An odd-eyed cat is a cat with one blue eye and one eye either green, yellow, or brown. This is a feline form of complete heterochromia, a condition that occurs in some other animals, including humans. The condition most commonly affects white-colored cats, but may be found in a cat of any color, provided that it possesses the white spotting gene.
The odd-eyed coloring is caused when either the epistatic (dominant) white gene (which masks any other color genes and turns a cat completely white) or the white spotting gene (which is the gene responsible for bicolor and tuxedo cats) prevents melanin (pigment) granules from reaching one eye during development, resulting in a cat with one blue eye and one green, yellow, or brown eye. The condition only rarely occurs in cats that lack both the dominant white and the white spotting gene.
As with some other newborn mammals, all cats are blue-eyed as kittens, and may change as the newborn ages. The differences in an odd-eyed kitten's eye color might not be noticeable, save upon close inspection. Odd-eyed kittens have a different shade of blue in each eye. The color of the odd eye changes over a period of months–for example, from blue to green to yellow or from green to blue to yellow–until it reaches its final, adult color.
Cultural reactions and folklore
Odd-eyed cats are popular within several breeds, including Turkish Van, Turkish Angora, Sphynx, Persian, Oriental Shorthair, Japanese Bobtail and Khao Manee. In 1817, the government of Turkey, in conjunction with the Ankara Zoo, began a meticulous breeding program to preserve and protect pure white Turkish Angora cats with blue and amber eyes, a program that continues today, as they are considered a national treasure. The zoo specifically prized the odd-eyed Angoras who had one blue eye and one amber eye, as the Turkish folklore suggests that "the eyes must be as green as the lake and as blue as the sky." The mascot of the 2010 FIBA World Championship, hosted by Turkey, was an anthropomorphized odd-eyed Van Cat named "Bascat".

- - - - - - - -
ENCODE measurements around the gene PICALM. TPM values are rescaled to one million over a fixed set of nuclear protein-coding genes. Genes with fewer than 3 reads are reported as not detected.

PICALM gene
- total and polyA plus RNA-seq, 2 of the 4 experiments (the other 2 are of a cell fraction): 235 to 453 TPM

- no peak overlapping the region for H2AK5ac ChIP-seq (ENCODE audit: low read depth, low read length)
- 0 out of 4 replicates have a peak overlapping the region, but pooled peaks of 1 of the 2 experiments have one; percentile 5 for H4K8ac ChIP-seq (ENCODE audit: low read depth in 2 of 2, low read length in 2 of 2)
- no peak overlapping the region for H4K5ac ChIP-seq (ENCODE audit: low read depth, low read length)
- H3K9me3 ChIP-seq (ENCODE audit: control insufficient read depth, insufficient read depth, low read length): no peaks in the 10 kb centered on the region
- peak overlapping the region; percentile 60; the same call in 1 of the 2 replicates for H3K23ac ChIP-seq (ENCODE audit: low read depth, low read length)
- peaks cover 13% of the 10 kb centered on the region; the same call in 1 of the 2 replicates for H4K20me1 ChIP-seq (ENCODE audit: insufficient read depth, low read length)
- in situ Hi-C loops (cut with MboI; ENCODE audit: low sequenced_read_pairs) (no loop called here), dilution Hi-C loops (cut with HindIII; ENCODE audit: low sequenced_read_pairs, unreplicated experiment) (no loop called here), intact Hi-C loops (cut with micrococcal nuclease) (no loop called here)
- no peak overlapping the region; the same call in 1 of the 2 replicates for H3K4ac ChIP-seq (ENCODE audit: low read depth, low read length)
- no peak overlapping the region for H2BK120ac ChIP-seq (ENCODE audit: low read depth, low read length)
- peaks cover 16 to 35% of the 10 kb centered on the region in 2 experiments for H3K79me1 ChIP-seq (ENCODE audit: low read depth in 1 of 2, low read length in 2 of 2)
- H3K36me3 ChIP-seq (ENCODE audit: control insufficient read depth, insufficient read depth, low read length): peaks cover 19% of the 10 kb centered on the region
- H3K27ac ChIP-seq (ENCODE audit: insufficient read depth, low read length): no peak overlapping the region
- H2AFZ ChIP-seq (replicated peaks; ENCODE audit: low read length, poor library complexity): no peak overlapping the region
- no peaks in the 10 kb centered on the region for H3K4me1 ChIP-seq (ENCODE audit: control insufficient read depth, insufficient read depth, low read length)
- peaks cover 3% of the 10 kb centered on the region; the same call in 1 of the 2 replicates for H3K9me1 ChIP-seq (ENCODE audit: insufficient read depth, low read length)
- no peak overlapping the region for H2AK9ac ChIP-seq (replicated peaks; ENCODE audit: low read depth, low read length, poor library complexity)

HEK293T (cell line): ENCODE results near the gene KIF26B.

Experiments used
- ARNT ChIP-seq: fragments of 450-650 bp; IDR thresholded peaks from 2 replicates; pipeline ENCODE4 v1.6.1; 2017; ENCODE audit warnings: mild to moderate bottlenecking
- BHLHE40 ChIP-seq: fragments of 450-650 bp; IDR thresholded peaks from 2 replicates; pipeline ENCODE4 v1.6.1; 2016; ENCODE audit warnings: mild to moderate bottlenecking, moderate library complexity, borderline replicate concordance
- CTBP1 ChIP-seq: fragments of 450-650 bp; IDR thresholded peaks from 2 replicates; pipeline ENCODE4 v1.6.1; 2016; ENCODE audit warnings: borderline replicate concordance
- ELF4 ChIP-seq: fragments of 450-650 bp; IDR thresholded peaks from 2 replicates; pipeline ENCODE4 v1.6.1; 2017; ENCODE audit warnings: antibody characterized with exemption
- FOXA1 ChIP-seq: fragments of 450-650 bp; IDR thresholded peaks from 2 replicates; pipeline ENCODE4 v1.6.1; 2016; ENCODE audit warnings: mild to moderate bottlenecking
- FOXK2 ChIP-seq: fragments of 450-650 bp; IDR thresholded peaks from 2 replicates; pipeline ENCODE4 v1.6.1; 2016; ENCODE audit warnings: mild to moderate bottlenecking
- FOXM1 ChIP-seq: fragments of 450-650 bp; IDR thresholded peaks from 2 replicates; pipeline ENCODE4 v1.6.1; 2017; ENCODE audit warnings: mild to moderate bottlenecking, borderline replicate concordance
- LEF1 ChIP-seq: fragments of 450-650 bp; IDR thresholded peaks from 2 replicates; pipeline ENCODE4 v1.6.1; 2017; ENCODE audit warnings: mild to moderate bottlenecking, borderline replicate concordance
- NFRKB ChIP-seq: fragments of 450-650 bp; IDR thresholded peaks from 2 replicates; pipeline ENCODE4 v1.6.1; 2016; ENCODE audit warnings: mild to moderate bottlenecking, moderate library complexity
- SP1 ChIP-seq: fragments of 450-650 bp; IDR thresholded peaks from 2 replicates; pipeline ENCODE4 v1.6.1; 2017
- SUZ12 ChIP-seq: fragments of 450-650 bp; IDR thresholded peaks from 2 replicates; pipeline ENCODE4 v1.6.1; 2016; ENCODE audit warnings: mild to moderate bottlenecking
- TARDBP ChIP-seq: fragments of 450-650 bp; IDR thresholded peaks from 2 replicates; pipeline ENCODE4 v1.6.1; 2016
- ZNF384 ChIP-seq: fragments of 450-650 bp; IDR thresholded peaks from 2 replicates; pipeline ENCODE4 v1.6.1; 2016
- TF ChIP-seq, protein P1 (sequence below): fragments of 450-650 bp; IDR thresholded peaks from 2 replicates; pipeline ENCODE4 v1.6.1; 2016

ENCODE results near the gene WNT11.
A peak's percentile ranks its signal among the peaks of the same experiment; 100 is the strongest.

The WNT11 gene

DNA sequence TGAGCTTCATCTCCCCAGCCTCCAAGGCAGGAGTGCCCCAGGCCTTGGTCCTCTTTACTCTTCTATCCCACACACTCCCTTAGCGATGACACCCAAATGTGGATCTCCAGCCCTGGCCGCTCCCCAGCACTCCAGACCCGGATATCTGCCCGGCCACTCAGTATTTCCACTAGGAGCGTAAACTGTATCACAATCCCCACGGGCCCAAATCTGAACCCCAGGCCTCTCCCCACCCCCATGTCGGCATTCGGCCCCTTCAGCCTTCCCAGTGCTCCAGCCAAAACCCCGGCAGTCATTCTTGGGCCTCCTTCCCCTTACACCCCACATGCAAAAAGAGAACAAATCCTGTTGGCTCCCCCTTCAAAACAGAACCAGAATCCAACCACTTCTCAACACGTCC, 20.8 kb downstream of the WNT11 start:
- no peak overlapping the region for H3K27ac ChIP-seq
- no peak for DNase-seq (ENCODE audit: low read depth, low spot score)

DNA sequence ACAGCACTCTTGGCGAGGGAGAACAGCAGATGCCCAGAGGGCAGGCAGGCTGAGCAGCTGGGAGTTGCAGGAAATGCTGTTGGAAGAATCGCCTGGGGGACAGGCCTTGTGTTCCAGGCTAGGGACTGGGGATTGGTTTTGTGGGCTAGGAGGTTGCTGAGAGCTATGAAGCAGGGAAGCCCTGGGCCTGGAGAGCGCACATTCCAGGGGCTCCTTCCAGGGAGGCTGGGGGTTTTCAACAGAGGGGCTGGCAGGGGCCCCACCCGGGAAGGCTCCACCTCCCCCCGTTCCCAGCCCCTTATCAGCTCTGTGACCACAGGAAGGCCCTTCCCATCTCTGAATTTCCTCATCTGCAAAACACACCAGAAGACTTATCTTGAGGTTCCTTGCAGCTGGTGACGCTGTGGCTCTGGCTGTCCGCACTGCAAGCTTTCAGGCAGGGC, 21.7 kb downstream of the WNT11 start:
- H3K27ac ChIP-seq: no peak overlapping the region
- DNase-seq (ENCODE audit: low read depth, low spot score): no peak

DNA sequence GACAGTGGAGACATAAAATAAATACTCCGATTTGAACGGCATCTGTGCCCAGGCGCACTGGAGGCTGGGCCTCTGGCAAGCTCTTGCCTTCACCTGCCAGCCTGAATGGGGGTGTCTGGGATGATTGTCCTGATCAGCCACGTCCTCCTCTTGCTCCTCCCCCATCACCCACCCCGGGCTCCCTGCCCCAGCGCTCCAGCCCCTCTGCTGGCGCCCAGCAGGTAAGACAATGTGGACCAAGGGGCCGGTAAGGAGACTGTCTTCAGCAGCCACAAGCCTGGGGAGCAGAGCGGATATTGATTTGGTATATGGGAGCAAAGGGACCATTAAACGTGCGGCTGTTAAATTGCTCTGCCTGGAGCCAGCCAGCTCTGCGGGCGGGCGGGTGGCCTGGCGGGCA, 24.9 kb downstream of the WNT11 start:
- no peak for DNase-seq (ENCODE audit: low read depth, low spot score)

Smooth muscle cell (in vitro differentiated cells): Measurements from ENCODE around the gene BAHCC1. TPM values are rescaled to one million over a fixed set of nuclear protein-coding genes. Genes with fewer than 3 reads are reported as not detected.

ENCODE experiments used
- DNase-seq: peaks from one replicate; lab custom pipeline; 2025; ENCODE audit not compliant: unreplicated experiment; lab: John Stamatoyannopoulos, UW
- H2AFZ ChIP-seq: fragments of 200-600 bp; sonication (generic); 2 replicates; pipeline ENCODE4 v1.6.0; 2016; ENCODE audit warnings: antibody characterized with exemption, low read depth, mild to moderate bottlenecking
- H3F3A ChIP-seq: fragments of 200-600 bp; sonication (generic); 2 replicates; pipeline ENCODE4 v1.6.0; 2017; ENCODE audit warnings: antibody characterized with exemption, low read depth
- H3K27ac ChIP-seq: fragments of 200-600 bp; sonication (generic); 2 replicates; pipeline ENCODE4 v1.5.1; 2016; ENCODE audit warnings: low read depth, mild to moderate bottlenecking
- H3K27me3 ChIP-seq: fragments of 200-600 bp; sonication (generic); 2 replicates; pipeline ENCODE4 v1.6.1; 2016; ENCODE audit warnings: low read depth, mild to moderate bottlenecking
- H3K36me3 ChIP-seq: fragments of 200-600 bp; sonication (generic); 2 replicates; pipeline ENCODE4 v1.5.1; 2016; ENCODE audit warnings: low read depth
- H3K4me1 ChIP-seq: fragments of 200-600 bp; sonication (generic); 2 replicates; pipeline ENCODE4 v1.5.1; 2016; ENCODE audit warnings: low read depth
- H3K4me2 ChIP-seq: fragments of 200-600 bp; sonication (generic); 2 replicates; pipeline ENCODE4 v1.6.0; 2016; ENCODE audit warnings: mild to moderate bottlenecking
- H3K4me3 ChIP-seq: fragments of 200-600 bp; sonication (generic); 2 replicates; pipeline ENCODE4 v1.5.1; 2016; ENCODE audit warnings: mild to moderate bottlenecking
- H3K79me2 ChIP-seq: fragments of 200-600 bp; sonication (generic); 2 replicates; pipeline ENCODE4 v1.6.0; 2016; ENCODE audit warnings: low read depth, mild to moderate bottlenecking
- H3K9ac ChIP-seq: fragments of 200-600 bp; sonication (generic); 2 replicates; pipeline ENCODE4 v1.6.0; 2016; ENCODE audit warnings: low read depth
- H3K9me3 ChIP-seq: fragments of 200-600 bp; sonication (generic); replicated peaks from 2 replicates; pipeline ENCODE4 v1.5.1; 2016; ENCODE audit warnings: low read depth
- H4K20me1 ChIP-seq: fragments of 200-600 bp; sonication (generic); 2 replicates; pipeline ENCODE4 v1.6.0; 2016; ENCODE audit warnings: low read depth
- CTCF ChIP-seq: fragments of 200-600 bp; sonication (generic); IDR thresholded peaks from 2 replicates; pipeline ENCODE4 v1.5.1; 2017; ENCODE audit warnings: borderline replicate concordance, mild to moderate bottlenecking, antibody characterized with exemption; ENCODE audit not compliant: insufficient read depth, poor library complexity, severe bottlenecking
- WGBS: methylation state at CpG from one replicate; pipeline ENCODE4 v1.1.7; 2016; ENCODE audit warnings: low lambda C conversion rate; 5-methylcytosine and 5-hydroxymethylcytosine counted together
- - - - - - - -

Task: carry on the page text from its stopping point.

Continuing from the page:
Deafness in odd-eyed cats
There is a common misconception that all odd-eyed cats are born deaf in one ear. This is not true, as about 60%–70% of odd-eyed cats can hear. About 10%–20% of normal-eyed cats are born deaf or become deaf as part of the feline aging process. White cats with one or two blue eyes do, however, have a higher incidence of genetic deafness, with the white gene occasionally causing the degeneration of the cochlea, beginning a few days after birth. If a white kitten has any speck of another color, the frequency of deafness is greatly diminished, even if the speck of coloration fades as the cat becomes more mature.
Eyeshine and red-eye effect
In flash photographs, odd-eyed cats typically show a red-eye effect in the blue eye, but not in the other eye. This is due to the combined effect of the (normal) presence of a tapetum lucidum in both eyes and the absence of melanin in the blue eye. The tapetum lucidum produces eyeshine in both eyes, but in the non-blue eye a layer of melanin over the tapetum lucidum selectively removes some colors of light.
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